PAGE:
TED made the official transition to FCPX on September 1. "There really was a long runway before officially switching," says Glass, "but we made that the date at which we would never open FCP7 again in order to edit a talk from scratch," he says. "If we need to go back into a previous edit, instead of trying to translate from one to the other, we'll edit in the old software." Assisted by Mestman, the TED editorial team spent six months training in the new version, starting with tutorial on Lynda.com and Ripple Training and moving to one-on-one tutoring with Mestman, especially at the beginning and again during the week "marathon" leading up to the official transition. "This whole process really started almost two years ago," says Glass. "We knew Final Cut Pro X was there, but we also looked at Premiere, Avid, even Smoke at one point. We narrowed it down to Premiere and FCPX, and once we had the lay of the land from the press and what we could read about it, we took two-to-three-day intro courses offsite to both softwares. That gave us a good handle on where the problems would be, whatever we took on, and also what the advantages would be."
The critical piece of the decision process came next. "We then deliberately paused so we could clearly compare and contrast the two contenders," he says. "We felt both had a stable multicam functionality, and project sharing and archiving was simple and robust. Media management also needed to be very flexible for us for many reasons, namely that we process as much video as we do on a daily basis. And we of course wanted reliable XML, which is ideally clean, readable and comprehensive. Based on those four factors, our needs tipped toward Final Cut. We consulted with four full-time editors, the media management team and the post-production team, which included the assistant editors and engineers. We also made sure editors started their first edit in FCPX with a clear slate and not the usual daily pressures. Their responsibility was to determine the which workflow fit the best into their system. That's where the consensus ultimately added up."
It wasn't unanimous, at first. "Well, honestly, there's never consensus, but it all added up that Final Cut X was the right decision," adds Glass. "As much as I had our video delivery team, our engineers and pre-production team embracing FCPX, the editors were the hold outs. They wanted to make sure they could do their job without having to use a tool that slows them down. People were starting to come around to the idea of FCPX before Sam showed up for a week here, rotating through two-hour sessions one-on-one with each of the editors and assistant editors. I think having someone be able to walk you through the nuts and bolts of how it all worked, as well as give the context of how to think about this new-ish approach to editing made the editors finally feel safe and excited about taking on the new technology. But to make that leap you still need someone to encourage you along the way that you'll land safely. That's when everyone came around. They went from saying, half-heartedly, 'OK, I can use this,' to 'Wow, this will actually improve my workflow, and even makes editing kind of fun again.' That was better than even I expected."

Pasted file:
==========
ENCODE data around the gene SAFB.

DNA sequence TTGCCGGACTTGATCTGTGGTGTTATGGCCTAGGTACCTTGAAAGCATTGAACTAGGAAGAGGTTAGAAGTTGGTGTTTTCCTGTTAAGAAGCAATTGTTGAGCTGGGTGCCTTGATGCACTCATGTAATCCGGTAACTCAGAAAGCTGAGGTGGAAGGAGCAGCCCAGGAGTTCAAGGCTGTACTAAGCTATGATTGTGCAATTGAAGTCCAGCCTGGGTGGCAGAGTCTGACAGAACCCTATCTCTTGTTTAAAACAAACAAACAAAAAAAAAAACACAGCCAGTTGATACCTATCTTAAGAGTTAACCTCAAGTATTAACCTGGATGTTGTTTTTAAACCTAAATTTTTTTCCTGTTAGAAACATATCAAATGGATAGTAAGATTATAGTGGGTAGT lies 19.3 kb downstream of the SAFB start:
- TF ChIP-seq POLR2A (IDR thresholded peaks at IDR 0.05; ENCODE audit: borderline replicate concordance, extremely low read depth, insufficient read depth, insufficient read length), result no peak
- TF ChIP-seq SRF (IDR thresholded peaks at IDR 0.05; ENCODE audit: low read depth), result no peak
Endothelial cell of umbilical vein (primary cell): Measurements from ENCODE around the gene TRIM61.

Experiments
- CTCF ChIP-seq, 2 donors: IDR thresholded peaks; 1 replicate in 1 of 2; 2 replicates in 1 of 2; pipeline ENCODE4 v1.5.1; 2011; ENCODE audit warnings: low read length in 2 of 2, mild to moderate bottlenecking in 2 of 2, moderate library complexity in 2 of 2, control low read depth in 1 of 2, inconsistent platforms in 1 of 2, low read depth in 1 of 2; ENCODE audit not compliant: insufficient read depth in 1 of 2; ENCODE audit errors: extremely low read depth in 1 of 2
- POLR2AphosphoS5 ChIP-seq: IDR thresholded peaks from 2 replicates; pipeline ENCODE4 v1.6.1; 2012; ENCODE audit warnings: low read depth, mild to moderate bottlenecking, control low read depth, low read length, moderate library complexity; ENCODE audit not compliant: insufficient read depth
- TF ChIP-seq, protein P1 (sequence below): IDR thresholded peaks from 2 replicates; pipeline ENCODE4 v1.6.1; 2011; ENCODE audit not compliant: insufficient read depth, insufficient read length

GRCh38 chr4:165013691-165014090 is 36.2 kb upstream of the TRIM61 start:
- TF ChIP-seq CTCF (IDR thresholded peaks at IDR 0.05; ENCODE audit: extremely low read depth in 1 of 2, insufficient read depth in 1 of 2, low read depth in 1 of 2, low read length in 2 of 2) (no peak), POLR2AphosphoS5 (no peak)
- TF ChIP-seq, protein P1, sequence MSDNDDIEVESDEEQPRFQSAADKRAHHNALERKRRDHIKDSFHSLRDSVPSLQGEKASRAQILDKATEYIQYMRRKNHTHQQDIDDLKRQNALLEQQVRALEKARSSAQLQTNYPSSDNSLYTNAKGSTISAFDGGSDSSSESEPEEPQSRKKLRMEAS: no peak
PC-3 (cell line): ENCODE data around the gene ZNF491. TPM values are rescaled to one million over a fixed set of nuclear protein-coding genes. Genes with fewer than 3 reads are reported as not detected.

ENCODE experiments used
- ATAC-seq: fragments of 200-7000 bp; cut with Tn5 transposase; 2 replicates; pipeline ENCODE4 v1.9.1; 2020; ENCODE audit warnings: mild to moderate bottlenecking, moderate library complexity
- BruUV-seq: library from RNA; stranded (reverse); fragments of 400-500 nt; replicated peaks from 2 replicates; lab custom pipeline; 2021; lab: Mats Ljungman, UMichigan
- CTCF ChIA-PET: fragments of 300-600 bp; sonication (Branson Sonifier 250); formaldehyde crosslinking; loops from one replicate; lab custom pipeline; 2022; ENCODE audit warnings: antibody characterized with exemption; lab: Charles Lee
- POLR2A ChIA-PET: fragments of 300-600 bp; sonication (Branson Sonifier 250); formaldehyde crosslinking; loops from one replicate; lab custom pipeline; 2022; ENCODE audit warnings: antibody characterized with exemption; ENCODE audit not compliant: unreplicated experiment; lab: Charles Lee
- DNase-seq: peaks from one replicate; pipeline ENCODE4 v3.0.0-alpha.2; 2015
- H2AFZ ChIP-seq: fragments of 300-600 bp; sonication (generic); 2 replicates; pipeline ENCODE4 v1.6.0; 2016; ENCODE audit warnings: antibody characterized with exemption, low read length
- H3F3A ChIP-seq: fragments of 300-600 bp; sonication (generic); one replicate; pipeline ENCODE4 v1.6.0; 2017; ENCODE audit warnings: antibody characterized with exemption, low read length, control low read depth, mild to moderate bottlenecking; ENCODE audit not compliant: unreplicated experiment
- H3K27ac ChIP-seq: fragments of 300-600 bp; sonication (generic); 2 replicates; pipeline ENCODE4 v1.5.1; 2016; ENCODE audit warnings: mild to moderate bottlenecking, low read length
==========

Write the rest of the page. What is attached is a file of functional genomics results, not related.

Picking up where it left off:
Glass says the team also made sure they socialized the learning process by "putting ourselves in a room and a bit more systematically made sure everyone voiced their concerns and shared their ideas. A lot of good has come out of that." Adds Mestman, "I understood what they were going through. I'd made the switch previously and I'd been where they were. I was even the guy who banged my head against the keyboard and got really mad until it all clicked and changed the way I work." Mestman says his role was to be more of a guide than a dictator. "What I usually would come in and do is start with what they were frustrated with and look at what was holding them back. I'd throw out ideas; the key was letting them discover it and not telling them, 'this is how you have to do it.' No one likes that. By the end of each session, they'd tell me to go away. They didn't need me anymore."
The editorial team regularly uses Adobe Photoshop, as well as Keynote and PowerPoint to access the speaker's original presentation during the edit and bring it into the timeline. "Sometimes they will tweak the original to make the slides more clear and dynamic," says Glass. All videos are encoded with Apple Compressor and Fx MPEG, the open source encoding binaries. TED editors are also in regular rotation. "Once you've edited 40 TED talks in a row," he says, "you really do need a little variety in your life. At the same time, there's a lot of institutional knowledge and subtleties to what we do during the edit that on boarding freelancers is a bit more complicated than we ever anticipate."
If you want to know what makes for a great TED talk, says Glass, ask a TED curator. What makes for a good TED edit, he says however, is invisibility. "We'd like you not to be aware that we spent eight to twelve hours editing this seemingly fresh and personal talk from scratch. There's a live switch at the conference for other purposes, but when we sit down to edit a TED talk, we take the isolated recordings of each camera and start at frame one, cutting it exactly how we would have been able to if we were shooting a film short."
The pleasantries that precede most live speeches are the first to go. "We always find that starting strong has a big impact." he says. "No 'thank you, it's nice to be here' and referencing the prior speaker. You'll rarely see a speaker give an introduction in a TED talk that they have during the live conference. And philosophically, it's really important to us to maintain the integrity of what the speaker is trying to put up there. We've had speakers spill water on themselves or get hung up on a detail and do a lot of um-ing and er-ing and ah-ing, and those are the bits we feel don't contribute much to the talk or the audience's ability to absorb the information. And yet we don't feel that removing them, nine times out of ten, changes the overall feel of what the speaker is trying to get at. For the production team and editorial team, we try to keep that piece as sacred as possible. It's a tricky line to walk, to make the best talk and be invisible without altering things. As a testament to our editors, I think they do a great job of striking that balance."